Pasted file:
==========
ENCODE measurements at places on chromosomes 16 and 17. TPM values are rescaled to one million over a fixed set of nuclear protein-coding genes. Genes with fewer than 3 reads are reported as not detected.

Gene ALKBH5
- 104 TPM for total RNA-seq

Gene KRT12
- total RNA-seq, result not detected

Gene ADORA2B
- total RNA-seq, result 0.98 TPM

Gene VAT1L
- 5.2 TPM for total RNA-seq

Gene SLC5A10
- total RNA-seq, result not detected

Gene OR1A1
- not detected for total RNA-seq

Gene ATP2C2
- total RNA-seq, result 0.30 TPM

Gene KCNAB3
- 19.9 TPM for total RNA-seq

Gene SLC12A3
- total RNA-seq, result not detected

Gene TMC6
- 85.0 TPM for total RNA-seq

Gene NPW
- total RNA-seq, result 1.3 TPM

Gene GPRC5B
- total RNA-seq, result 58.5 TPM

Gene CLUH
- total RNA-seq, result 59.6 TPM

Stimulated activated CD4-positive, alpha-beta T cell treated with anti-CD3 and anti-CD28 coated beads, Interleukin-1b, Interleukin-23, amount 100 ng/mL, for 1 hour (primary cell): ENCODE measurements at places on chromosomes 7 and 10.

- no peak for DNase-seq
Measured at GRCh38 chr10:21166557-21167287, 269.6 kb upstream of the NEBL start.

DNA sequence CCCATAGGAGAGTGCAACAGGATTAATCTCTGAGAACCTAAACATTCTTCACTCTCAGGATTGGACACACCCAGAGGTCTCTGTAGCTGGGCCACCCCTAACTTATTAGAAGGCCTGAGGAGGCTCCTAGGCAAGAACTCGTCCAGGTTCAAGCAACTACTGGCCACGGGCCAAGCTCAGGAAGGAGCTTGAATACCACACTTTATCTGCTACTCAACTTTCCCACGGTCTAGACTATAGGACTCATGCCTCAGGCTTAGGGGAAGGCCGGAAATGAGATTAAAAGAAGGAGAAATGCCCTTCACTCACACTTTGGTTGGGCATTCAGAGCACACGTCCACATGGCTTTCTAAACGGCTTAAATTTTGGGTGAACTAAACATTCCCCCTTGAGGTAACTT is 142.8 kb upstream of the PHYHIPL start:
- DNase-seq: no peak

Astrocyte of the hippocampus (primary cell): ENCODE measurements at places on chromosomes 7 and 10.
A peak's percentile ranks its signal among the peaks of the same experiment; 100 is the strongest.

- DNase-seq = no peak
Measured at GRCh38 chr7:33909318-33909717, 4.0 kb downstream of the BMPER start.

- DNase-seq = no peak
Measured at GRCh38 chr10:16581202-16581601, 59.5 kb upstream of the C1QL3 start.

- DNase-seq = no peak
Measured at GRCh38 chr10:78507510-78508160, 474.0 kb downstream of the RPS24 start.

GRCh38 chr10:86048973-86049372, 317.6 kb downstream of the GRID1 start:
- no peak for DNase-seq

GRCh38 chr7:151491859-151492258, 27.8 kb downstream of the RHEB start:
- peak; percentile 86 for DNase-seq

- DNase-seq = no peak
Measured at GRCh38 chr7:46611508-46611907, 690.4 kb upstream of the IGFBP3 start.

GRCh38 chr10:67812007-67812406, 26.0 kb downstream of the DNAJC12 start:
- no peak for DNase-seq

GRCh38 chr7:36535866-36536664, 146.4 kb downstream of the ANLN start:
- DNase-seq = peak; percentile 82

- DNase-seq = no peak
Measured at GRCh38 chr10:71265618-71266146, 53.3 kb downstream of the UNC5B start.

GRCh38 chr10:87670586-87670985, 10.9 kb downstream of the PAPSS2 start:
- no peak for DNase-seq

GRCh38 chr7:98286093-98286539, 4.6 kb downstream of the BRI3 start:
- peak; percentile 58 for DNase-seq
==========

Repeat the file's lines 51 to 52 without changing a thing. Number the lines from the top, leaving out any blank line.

- DNase-seq = no peak
Measured at GRCh38 chr10:71265618-71266146, 53.3 kb downstream of the UNC5B start.